I recently sat down with Ryan Jetton, co-founder of Utility Digital, a company that balances technology, data utilization, and custom strategies to build successful and innovative advertising campaigns, both on- and offline. I asked Mr. Jetton a few questions about their business practices as well as his opinion on voter file-driven ad targeting and data-focused media buying.
Tim Nichols: Utility Digital works with a wide list of ad technology vendors. How do you choose which vendor will work best with what project?
Ryan Jetton: Primarily it’s a mixture of performance and creativity. We have learned that not every campaign is the same nor is every client, so we have created a variety of partnerships to create the most successful campaign for every client. We work directly with publishers and exchanges as well as clients and agencies, we know that goals change so we try and find the most direct route to create the most cost-effective campaign/strategy.
TN: I’ve heard Utility Digital has been very busy this political cycle. How useful is voter file-driven ad targeting and how often is this data targeting type requested?
RJ: Voter file-driven targeting has been a hot topic this election, much more than previous elections on the digital side. We have worked on campaigns as well as for national parties and learned that just because you have access to it, doesn’t mean it’s always the best for your campaign. In direct mail, voter files are a cost-effective way to target your message. When spending hundreds of thousands of dollars on production and postage you really want to trim the fat from your mail list. I think that is one thing digital has gotten wrong. There are plenty of vendors out there selling digital voter files but the lists are not that accurate. There is an important question you must ask yourself, how much does it actually move the needle?
Don’t get me wrong, I truly believe in data-driven campaigns, but when you are adding $1-$2 CPM for a campaign you are significantly decreasing your reach. Let’s say you have a 50K budget @ $5/CPM; that yields 10 million impressions. If you have, let’s say, a 0.70 percent CTR, that’s generating 70K clicks. If you were to increase the CPM by $2 to account for the voter file, you would decrease your total clicks by 20K. You have to ask yourself, is the targeting worth the decrease in audience? What harm is there to a non-registered voter, before registration has ended?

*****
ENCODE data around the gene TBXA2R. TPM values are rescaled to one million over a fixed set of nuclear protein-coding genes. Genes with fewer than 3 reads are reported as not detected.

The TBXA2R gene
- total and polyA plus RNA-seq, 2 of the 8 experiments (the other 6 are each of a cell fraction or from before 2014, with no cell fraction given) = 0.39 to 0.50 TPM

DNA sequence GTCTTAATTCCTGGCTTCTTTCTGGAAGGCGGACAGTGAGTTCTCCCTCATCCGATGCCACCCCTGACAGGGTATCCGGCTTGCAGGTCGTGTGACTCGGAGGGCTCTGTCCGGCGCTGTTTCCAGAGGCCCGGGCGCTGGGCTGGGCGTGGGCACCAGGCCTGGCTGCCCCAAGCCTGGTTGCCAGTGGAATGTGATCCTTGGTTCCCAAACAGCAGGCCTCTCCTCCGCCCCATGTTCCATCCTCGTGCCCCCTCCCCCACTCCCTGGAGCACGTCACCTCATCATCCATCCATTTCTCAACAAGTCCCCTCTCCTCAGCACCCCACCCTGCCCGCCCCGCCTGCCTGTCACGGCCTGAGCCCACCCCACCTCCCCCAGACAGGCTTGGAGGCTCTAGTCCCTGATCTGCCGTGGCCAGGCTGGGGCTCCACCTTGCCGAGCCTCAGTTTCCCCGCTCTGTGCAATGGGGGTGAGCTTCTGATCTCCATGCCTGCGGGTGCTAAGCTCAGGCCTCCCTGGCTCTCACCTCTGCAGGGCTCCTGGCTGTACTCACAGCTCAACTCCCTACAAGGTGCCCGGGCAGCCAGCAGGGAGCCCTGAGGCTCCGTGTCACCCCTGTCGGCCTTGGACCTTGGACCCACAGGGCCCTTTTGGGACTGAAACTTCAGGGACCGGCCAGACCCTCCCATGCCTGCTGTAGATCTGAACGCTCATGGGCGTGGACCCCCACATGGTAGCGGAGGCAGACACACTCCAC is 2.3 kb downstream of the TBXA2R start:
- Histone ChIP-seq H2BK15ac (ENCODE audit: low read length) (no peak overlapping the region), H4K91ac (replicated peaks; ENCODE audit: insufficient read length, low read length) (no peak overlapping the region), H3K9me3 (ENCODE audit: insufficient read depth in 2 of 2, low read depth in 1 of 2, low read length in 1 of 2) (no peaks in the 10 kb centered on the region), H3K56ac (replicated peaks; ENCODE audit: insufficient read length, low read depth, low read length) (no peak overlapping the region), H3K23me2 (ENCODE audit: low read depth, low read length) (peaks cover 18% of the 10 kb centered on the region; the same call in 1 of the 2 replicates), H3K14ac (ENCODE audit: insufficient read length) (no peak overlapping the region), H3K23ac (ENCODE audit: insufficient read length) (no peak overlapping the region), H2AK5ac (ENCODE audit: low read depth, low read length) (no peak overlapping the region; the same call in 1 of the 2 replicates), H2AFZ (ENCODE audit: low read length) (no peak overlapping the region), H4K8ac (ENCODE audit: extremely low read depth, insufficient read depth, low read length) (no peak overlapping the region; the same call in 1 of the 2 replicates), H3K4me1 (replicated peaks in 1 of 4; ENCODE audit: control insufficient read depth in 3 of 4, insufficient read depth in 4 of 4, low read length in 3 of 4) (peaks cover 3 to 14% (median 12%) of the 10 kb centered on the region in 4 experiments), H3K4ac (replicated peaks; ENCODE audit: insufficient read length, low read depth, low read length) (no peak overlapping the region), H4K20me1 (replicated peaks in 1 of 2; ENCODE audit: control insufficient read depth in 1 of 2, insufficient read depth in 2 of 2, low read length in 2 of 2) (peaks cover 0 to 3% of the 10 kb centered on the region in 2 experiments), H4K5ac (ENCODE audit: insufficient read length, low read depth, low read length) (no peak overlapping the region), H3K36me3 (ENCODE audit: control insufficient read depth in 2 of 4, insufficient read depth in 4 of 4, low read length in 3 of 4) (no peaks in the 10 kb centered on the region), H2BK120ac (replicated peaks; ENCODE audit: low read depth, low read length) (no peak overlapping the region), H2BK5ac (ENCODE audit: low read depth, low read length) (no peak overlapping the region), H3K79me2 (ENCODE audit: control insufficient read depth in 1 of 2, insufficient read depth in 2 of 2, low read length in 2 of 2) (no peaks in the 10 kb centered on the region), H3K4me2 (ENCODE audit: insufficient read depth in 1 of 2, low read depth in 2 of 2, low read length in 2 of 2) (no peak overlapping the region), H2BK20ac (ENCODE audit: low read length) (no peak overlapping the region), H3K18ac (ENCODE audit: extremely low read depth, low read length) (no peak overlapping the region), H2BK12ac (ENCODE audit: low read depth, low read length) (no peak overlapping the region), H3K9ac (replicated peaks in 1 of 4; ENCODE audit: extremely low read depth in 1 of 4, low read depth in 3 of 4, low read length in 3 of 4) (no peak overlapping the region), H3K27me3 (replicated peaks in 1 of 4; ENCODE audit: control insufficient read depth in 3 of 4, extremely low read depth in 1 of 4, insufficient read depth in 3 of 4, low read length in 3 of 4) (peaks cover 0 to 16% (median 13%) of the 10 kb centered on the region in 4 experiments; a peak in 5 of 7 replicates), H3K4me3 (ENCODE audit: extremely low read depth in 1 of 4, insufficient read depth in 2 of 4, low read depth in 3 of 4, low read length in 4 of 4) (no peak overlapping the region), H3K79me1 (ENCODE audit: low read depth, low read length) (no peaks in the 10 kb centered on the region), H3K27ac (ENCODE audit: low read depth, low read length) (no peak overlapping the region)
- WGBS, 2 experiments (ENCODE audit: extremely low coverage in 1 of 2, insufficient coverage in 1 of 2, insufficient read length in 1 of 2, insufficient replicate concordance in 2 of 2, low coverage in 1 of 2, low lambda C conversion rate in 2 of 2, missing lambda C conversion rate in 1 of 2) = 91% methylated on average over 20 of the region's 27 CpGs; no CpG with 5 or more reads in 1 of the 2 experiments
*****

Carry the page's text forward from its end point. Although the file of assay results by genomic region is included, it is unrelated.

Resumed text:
TN: Do you foresee online advertising and data-focused media buying going more to a self-serve model or will there always be a hybrid between a self-serve model and full-time account management?
RJ: I think you will continue to see both, in sectors like politics you see very lean campaigns that don’t have the staff or employee retention to invest in an internal media buyer and manager. They love quick turnaround campaigns, which they can’t do with one or two internal staffers; they will continue to look outside for help. For advocacy groups and PR firms, they have much larger staffs and longer employment cycles that a self-serve model would benefit them. They are able to build, start, stop campaigns on their own without having to play middleman for their clients and the media buyers. So in short; yes, I foresee both models being successful.
TN: In 2008, a lot of people felt like the Democrats had done a better job using the Internet to advance their cause. This year, looking at it from a fundraising and spending perspective, it appears the Republicans have caught up, and maybe passed them. What is your take on that?
RJ: I wouldn’t go as far to say that Democrats did a better job of using the Internet to their advantage, I believe their audience actually used the technology more than Republicans, which caused everyone to think they were doing something drastically different the McCain campaign wasn’t. I would argue that Republicans have embraced technology more than in 2008 than previous cycles but don’t see it as one party is better than the other online.
TN: How do we measure tangible metrics? How do we know this is moving the needle?
RJ: Great question; it really depends on the client or organization, and even sometimes the campaign. There are multiple needles for any given campaign. You may want to generate a low CPA for a bottle of wine. We have to look at a number of factors to generate that low cost. We oftentimes will test a CPM model and a CPC model to see what is a better profit margin for our clients by looking at the type of traffic we are generating and the domains and categories that are performing. When you work with exchanges such as AppNexus you are able to look at multiple networks and negotiate better rates at a network level versus a site or category level.